My addiction story began with cocaine and heroin when I was 17 y.o.
    Today I got rid of ALL those meds; however I’m in a serious withdrawal…
    The essence of my addiction or its definition is OPIATE ADDICTION, and now my shrink is prescribing me LAMICTAL as a mood stabilizer and TRAMADOL to cover the opiate withdrawal..
    But I do not want to take either of the drugs, after 14 years of poisoning my system with meds I want to be completely drug free–
    So: What do you think?
    1. Does anyone have a similar experience?
    2. Should I continue the Lamictal and Tramadol therapy recommended by my shrink, or should I stubbornly endure the crisis and be drug free-better yet IS IT EVEN POSSIBLE AFTER ALL THESE YEARS?
    3. What should I change in the way of my life style, attitudes, and thoughts to avoid PRESCRIPTION DRUG LIFE STILE BEHAVIOUR?
    4. How can I practically help myself?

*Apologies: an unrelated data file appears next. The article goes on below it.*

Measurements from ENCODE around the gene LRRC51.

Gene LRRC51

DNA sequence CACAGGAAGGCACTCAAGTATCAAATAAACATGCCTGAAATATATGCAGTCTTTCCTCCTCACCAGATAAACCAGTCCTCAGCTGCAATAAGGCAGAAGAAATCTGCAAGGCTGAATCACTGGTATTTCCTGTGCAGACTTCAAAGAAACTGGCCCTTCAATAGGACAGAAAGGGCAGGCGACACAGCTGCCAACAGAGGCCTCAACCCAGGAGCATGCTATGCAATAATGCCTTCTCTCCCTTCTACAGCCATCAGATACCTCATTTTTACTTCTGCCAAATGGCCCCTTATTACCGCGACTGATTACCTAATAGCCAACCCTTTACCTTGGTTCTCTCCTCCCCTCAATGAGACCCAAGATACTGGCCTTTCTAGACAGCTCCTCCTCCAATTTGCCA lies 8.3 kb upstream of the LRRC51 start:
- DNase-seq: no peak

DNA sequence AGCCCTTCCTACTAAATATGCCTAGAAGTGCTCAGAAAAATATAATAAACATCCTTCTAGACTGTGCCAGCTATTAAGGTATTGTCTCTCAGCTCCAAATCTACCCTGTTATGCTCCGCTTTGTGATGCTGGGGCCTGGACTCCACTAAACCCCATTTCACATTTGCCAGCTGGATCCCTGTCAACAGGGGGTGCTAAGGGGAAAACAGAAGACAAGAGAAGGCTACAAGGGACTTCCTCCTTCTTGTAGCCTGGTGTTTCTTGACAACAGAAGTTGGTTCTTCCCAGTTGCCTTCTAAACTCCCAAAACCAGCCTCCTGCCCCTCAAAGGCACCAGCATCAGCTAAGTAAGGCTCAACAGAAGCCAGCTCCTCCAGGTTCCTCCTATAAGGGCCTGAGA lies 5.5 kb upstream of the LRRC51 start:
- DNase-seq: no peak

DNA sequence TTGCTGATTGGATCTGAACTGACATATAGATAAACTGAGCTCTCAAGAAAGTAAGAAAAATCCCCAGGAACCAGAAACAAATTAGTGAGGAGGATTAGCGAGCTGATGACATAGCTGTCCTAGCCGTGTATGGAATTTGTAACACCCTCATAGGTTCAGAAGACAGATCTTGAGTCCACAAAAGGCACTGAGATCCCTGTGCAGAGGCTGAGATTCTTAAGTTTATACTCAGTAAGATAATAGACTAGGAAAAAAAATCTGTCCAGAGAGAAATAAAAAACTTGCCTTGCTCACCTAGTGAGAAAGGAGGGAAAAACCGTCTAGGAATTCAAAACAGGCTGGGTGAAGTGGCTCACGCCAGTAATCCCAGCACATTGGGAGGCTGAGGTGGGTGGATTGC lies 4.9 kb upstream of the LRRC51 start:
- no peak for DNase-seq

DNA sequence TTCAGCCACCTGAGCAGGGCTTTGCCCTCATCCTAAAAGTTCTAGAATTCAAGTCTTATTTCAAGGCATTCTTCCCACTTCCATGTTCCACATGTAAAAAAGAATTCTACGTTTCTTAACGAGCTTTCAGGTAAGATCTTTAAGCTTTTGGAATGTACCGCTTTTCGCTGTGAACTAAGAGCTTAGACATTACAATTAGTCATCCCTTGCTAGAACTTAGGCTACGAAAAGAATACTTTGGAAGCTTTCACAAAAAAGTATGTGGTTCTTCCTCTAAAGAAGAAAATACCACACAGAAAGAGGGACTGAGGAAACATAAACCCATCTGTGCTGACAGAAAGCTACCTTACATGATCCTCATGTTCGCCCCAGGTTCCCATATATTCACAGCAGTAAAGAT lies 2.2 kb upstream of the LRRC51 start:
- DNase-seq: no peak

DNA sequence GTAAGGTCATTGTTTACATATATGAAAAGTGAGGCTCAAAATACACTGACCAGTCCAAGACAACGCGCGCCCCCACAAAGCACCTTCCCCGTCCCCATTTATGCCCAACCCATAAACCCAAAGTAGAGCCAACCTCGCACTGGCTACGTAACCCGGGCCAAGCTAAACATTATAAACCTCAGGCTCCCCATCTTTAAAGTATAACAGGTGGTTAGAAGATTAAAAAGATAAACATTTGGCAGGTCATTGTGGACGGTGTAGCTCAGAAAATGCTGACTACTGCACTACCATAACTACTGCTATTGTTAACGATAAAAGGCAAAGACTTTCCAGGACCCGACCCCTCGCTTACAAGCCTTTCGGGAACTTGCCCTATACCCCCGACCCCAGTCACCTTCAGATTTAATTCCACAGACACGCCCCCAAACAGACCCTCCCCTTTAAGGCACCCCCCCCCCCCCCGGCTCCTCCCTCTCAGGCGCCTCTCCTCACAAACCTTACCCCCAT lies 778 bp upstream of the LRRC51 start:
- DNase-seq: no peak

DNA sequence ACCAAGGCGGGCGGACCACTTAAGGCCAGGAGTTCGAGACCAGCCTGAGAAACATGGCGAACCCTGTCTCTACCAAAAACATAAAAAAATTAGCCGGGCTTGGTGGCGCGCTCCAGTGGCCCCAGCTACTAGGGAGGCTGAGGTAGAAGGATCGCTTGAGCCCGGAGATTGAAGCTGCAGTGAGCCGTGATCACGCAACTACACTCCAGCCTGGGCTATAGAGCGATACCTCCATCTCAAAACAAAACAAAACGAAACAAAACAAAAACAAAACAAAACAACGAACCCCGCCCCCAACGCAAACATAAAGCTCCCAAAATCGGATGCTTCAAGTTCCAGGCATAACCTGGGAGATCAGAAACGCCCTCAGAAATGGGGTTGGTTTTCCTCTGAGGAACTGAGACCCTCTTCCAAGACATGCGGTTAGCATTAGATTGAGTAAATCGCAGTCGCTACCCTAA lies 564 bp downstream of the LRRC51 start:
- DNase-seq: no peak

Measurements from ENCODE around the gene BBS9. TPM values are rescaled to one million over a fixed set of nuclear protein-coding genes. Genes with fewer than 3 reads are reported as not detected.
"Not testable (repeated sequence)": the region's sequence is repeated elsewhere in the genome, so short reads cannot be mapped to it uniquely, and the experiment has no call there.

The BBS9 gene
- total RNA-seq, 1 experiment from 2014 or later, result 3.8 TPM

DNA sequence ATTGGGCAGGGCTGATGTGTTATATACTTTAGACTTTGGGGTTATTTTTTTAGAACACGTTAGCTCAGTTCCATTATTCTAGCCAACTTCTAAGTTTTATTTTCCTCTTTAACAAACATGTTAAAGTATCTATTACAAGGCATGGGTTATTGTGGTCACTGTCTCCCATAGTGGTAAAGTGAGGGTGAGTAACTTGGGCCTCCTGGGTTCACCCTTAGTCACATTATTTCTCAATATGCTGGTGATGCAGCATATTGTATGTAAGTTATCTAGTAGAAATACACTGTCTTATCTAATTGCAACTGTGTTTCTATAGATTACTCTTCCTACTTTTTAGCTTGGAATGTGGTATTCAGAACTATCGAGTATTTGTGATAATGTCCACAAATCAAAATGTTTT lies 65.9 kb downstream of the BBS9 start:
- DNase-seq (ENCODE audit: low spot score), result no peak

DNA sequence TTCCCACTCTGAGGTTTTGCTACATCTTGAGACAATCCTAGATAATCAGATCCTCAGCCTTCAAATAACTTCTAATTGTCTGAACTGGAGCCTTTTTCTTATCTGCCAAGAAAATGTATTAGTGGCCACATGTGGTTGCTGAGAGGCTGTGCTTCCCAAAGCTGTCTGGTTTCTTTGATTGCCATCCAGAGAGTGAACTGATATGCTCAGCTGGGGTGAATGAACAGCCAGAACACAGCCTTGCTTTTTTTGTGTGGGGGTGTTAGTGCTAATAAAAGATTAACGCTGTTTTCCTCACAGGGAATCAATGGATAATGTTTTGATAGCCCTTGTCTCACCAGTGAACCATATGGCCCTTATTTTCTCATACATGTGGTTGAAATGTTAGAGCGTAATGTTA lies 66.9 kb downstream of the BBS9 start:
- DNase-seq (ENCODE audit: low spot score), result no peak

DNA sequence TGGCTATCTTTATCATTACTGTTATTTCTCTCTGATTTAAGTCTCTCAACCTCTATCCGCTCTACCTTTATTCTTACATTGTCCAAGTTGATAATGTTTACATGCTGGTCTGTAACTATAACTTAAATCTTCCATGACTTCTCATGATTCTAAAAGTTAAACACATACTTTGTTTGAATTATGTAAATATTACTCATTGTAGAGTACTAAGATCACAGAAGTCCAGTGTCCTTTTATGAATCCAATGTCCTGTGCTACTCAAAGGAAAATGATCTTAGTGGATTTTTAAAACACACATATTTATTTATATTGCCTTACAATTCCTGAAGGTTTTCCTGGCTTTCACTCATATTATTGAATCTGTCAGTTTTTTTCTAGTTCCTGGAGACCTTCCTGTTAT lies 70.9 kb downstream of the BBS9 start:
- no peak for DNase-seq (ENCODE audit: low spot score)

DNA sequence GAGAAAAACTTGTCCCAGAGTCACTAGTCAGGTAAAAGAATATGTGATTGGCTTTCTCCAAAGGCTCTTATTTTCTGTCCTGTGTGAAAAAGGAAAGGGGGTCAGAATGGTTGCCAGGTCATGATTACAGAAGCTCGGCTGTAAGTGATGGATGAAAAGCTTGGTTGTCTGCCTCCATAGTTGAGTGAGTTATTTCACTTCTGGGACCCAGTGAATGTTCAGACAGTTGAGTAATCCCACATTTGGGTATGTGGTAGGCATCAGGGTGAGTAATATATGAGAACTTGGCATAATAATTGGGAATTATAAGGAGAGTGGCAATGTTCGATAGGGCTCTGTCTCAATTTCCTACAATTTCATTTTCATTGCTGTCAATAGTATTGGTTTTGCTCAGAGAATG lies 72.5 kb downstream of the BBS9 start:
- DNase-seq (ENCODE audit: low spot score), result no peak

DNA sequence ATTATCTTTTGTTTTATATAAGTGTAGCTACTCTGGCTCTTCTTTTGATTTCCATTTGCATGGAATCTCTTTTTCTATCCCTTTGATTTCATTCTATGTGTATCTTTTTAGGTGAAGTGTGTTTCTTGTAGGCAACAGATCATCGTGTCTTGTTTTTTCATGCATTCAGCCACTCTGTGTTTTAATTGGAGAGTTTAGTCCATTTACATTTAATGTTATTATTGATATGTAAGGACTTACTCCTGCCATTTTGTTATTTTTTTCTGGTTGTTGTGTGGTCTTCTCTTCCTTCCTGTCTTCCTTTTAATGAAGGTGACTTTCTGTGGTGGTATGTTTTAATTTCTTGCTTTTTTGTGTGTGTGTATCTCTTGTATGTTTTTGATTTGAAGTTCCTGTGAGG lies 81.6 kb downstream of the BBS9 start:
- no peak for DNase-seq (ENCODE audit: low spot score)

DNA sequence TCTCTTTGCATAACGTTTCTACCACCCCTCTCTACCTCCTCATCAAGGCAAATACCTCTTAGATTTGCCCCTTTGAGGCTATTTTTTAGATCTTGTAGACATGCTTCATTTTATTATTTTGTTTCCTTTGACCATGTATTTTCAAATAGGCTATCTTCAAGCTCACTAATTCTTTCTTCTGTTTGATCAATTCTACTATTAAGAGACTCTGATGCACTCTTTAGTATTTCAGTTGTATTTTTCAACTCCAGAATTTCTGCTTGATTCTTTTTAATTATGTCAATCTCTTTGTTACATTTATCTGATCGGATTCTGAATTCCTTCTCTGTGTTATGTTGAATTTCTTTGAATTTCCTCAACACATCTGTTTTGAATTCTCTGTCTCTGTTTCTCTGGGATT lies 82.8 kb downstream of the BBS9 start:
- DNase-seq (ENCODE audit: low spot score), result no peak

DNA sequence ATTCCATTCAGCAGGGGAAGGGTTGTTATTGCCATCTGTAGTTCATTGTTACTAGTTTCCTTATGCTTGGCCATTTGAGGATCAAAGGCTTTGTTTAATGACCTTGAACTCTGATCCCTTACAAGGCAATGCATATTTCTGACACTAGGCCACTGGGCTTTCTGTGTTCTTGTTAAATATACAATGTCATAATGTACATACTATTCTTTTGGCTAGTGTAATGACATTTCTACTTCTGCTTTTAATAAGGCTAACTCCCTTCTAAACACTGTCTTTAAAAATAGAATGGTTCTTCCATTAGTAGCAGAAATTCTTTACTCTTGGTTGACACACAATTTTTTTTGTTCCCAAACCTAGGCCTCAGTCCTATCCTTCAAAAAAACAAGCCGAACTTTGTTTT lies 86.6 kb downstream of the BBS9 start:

5. What with should I fill the emptiness in me that I so strongly suffer from after having left the opiates?

    Help me please
    p.s pardon my spelling
    Contact: sasha_jelich@yahoo.com

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  • […] Entering high school, for me and for many teenagers, can be the worst experience which leaves memories that will last you a lifetime, but making the right choices can determine the type of person you become. Firstly, you have to find friends that you can fit in with, friends that will motivate you, that will stick with you no matter what; you then have to use every ounce of your being to overcome the peer pressure that you will be faced with. Smoking, drugs and alcohol are only a small part of the problems that teenagers face. (Read here how you can overcome any addiction.) […]

  • […] seemed harmless, just a way to pass the long boring hours at work, I imagine that is the same thing addicts tell themselves at first. I started with level one, because it wouldn’t let me do the others I […]